The New Economics of Inequality and Redistribution

Yes, it’s another econ book.

A retro review from March 1, 2013 …

(And, no, I didn’t pay for this one. It was an Amazon Vine title.)

Review: The New Economics of Inequality and Redistribution, Samuel Bowles, 2012.New Economics of Inequality

I came to this book as a layman who suspects that globalization, automation, and an increasing percentage of the population not having the innate intelligence for the jobs of the future will necessitate some sort of new economic order. This book really didn’t go very far in suggesting a new economic system, but it is worth a look.

Or, to be more precise, it’s worth a partial look if, like me, you are not a trained economist. I suspect few laymen will have the time, patience or money to follow up on the bibliographic suggestions to check up on Bowles’ arguments. Those laymen are also going to have to put up with a lot of equations. To be sure, they are simple algebra for the most part, but you can get lost in the thicket of variables. Bowles should have spelled out his variables instead of just designating them with place holding letters. An interested reader could probably just read the “conclusion” of each chapter and backtrack, if interested, to see Bowles’ evidence and math.

Still, there is some stuff of value.

First, Bowles is a behavioral economist meaning he relies on experiments to show how people really make economic decisions and not the classical theory of man as a utility maximizing animal. Second, while economic redistribution is thought of as a liberal or left-wing desire, Bowles does not fall into conventional policy notions of how to do that. There is, I think, material and arguments to vex and please stereotypical liberals and conservatives.

Lower income people are not, as some conservatives would have it, all lazy or stupid. Many have personality profiles that are risk-averse which means they may not engage activities with higher payoffs. On the other hand, Bowles lapses into the liberal cliché of seeing the rich-poor divide (or spectrum, if you will) as being the same as the lucky-unlucky spectrum. To be sure, luck is a factor, but often “luck”, as a military strategist once noted, favors the prepared mind. What we call “luck” is often the result of certain behavioral tendencies. Indeed, while Bowles forsakes the fiction of the utility-maximizing human, he implicitly embraces the blank slate human whose behaviors and innate abilities can be molded with appropriate public policies. In Bowles’ world, there are no people who can consistently be lucky, make money in the same environment as the poor. Conversely, there are no people whose innate lack of abilities, self-control, and prudence doom them to poverty.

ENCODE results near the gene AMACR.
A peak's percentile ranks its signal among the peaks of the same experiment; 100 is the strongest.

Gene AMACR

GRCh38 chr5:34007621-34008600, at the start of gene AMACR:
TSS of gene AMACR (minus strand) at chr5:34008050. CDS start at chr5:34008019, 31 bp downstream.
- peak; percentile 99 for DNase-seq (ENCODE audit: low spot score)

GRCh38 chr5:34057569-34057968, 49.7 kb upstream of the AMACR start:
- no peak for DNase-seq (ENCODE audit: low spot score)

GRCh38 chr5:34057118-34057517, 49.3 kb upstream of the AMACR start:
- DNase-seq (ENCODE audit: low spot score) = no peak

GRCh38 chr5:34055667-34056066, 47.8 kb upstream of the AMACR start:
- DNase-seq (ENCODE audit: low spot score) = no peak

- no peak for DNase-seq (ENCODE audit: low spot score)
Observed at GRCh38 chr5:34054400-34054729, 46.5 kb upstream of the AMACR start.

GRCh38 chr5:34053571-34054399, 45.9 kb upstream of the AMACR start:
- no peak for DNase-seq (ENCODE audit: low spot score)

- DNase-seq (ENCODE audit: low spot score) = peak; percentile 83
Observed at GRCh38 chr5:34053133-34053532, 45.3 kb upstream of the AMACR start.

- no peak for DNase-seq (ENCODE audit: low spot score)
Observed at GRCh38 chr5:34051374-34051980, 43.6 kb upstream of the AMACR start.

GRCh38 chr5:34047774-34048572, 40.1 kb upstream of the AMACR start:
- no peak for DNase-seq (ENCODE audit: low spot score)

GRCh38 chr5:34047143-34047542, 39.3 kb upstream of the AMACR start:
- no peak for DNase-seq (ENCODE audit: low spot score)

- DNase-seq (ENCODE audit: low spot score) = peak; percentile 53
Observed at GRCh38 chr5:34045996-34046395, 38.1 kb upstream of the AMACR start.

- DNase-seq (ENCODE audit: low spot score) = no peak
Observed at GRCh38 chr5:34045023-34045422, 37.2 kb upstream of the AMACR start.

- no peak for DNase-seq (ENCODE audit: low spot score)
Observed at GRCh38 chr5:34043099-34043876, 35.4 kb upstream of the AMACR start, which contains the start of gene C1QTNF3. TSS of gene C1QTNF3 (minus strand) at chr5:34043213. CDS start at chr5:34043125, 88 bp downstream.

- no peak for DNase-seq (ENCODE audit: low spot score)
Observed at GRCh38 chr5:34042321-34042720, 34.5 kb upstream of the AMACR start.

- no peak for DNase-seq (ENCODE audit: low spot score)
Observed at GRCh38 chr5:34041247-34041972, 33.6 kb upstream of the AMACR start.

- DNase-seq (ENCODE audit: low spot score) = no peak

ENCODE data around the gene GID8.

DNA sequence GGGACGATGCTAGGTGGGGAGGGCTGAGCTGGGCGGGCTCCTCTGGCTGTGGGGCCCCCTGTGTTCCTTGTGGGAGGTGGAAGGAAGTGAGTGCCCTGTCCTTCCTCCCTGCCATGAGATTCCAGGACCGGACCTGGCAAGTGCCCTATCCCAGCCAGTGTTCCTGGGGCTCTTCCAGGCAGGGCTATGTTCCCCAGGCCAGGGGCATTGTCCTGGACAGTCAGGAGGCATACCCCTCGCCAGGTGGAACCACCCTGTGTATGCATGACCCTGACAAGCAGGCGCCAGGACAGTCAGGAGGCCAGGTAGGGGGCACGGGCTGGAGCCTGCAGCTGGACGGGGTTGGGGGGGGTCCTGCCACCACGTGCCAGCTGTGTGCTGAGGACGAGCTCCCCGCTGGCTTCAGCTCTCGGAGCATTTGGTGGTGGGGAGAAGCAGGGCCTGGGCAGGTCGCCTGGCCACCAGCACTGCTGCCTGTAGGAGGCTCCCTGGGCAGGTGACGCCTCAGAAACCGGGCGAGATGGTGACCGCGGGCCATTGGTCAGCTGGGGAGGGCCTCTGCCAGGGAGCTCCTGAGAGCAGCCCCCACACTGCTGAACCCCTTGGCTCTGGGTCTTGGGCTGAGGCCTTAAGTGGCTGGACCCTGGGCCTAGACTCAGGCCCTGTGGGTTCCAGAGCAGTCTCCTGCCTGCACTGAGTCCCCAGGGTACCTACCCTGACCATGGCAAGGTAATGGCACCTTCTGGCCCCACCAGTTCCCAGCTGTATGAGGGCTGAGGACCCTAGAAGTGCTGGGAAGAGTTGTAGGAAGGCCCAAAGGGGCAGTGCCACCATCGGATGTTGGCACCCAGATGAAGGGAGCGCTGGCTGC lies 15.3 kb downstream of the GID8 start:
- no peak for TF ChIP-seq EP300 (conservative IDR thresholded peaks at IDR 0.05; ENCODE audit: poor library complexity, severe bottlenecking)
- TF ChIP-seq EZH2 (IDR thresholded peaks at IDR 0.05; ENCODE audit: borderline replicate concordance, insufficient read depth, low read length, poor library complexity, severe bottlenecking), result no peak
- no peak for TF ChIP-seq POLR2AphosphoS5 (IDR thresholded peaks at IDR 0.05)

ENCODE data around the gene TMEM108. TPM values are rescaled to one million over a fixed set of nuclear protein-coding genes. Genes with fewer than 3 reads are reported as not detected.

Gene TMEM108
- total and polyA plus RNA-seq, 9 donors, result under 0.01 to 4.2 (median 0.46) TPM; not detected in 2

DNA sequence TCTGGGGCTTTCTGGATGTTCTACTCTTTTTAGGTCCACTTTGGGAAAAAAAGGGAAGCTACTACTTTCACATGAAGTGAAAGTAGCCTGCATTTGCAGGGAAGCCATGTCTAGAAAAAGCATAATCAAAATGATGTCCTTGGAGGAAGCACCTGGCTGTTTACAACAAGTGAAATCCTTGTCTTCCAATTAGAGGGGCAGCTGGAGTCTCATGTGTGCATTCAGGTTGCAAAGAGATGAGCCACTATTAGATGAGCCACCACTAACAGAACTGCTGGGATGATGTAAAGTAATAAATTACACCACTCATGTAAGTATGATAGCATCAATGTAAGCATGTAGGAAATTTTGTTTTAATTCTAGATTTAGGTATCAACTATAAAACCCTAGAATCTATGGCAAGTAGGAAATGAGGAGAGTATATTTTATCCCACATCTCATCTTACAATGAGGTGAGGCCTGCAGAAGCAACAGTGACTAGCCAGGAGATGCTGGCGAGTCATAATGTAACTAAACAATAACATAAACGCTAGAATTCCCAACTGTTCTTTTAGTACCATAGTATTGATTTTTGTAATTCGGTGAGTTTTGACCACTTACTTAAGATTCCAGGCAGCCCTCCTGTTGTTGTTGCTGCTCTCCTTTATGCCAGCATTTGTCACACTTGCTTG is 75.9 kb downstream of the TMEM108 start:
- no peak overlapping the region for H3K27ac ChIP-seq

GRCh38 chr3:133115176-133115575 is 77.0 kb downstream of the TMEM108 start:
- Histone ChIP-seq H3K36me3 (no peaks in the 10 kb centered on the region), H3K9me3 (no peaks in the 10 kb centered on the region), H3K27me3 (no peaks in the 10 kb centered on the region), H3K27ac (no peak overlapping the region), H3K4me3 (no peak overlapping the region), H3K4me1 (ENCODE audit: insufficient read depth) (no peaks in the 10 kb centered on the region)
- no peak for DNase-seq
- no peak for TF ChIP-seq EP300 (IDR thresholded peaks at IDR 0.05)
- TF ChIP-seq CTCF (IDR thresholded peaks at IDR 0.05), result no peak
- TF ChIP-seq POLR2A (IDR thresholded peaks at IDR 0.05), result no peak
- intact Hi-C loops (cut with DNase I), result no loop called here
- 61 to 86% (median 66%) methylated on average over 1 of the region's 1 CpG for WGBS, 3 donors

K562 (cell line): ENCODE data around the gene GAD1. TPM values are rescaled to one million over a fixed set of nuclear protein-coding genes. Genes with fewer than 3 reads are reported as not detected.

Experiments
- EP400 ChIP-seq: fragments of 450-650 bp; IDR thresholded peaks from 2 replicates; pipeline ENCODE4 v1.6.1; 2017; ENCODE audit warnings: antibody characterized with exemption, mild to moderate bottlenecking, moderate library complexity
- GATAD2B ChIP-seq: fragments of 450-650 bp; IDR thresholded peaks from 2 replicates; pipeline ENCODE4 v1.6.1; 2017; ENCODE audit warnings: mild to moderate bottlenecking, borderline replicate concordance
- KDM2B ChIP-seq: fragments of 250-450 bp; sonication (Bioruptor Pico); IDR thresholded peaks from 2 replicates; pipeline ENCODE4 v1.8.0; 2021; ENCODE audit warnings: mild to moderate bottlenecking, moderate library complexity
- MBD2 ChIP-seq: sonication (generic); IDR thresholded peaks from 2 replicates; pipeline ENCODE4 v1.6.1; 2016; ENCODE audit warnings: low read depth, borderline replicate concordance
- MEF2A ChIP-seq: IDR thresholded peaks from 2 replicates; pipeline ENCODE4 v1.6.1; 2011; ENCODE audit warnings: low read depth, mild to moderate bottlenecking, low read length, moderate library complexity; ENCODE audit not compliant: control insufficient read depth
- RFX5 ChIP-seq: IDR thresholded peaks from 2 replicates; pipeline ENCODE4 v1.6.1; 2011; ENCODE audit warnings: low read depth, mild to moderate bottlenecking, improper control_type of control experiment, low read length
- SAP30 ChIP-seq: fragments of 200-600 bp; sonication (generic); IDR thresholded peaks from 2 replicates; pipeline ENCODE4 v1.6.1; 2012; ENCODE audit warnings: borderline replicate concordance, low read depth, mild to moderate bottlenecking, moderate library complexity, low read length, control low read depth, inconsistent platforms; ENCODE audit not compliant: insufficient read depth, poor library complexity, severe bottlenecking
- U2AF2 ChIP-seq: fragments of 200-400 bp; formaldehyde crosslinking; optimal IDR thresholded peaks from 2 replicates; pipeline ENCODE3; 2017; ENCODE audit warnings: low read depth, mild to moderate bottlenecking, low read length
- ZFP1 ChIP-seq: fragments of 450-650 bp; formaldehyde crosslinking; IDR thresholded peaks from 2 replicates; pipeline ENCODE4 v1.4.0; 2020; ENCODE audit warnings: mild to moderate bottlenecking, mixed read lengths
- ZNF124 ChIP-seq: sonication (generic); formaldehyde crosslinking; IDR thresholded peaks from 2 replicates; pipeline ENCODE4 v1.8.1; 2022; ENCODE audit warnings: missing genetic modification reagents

To his credit, Bowles forsakes most liberal notions which tacitly assume a static pie, a zero sum game. He makes it quite clear he wants to grow the pie before slicing it in a different way. He puts a large emphasis on an interesting concept called “guard labor”. Basically, guard labor is the sector of the economy that protects property and enforces contracts. It includes police, lawyers, courts, the military, security guards, and supervisors. (Supervisors, after all, largely exist to make sure that business capital is used according to the tacit or explicit contract of employment, that employees don’t misuse the resources they have been given temporary custody of.) Bowles is interested in making more people self-employed. The self-employed, by definition, don’t have the “principal-agent problem” that guard labor tries to address. He also thinks credit markets should be more open to the poor so they have greater opportunities to invest in riskier enterprises like the more wealthy. This, of course, assumes there is some great untapped market of the poor that banks are too stupid to lend to despite the fact that profits from interest are there to be made. (Of course, the assumption that there were large minority populations unjustly denied housing loans and that government mandating and guaranteeing of such loans was necessary led to the infamous housing crash of 2008. To be fair to Bowles, he seems to have commercial loans more in mind than loans for consumption.) His other proposals for pushing more people into productive activity where guard labor is less necessary include a variety of social safety net programs including a guaranteed personal income. He also makes vague reference to labor-management relationships more in the line of Scandinavian countries where there is a less hostile relationship and employees police each other to insure productivity.